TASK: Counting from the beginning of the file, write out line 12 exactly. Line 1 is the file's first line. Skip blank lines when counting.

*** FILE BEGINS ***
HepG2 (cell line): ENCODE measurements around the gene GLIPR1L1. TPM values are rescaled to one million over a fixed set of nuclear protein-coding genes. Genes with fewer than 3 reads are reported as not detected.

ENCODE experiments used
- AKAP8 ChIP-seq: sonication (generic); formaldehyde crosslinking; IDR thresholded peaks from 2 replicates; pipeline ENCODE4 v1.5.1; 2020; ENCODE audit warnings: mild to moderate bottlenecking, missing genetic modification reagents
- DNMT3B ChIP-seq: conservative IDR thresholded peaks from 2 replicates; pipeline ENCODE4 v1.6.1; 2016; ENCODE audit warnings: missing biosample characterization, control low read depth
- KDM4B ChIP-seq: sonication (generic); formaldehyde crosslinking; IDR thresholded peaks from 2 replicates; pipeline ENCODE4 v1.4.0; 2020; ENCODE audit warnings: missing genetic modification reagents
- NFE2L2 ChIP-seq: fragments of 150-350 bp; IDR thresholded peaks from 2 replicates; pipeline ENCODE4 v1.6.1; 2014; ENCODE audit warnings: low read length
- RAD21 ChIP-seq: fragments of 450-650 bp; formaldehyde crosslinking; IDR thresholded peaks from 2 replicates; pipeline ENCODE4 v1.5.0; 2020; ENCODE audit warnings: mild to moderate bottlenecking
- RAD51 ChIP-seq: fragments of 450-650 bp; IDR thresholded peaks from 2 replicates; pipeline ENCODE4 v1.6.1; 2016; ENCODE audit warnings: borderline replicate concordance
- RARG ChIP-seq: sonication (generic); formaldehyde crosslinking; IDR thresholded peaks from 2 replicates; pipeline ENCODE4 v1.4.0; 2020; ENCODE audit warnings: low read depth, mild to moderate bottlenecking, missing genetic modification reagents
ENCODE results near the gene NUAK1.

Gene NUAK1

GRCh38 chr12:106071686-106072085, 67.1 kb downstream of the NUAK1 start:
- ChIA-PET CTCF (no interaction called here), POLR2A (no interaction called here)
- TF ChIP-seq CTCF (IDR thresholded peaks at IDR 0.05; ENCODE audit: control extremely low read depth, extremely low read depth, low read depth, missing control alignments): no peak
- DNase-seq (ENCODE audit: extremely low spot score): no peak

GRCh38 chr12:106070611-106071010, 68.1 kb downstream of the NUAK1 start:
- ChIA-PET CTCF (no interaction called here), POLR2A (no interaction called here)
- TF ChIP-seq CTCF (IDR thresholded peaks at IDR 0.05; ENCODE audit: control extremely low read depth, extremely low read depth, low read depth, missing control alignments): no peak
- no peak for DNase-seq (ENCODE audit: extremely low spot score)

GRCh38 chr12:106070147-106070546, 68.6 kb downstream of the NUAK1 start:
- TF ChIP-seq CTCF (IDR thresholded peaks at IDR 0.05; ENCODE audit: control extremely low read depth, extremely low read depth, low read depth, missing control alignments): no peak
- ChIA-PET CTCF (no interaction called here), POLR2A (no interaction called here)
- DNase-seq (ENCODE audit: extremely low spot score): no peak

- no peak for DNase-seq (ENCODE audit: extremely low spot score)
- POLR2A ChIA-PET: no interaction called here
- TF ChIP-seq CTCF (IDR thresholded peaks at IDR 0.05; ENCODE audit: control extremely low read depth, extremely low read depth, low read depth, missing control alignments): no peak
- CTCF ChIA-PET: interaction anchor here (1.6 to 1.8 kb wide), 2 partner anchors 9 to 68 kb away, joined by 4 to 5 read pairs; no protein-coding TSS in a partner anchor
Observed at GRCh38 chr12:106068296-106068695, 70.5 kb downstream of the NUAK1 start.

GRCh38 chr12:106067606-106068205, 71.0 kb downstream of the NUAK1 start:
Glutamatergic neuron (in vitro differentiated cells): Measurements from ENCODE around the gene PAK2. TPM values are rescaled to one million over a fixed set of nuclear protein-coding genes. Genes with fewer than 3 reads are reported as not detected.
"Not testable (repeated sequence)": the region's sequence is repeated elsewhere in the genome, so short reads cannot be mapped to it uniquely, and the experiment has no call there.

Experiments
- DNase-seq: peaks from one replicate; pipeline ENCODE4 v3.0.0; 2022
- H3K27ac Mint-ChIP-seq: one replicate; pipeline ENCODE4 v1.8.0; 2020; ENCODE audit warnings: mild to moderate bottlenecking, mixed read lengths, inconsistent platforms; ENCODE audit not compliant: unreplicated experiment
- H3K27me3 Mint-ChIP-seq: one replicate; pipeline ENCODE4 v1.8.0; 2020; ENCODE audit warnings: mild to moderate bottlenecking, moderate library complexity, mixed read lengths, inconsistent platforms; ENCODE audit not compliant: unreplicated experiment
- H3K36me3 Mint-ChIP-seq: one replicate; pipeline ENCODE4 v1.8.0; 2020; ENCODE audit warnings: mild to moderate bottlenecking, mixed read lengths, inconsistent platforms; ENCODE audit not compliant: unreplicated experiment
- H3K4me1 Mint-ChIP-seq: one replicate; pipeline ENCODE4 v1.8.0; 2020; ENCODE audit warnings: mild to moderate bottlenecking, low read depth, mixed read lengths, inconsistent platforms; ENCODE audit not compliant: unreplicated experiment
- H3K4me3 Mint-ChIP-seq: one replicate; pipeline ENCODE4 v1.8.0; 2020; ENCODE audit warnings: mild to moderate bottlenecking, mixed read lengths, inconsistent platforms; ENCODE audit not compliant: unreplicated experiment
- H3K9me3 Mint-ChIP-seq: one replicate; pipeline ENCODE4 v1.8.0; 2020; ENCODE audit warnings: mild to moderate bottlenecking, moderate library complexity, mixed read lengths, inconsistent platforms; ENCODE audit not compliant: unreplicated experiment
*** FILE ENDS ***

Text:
GRCh38 chr12:106071686-106072085, 67.1 kb downstream of the NUAK1 start: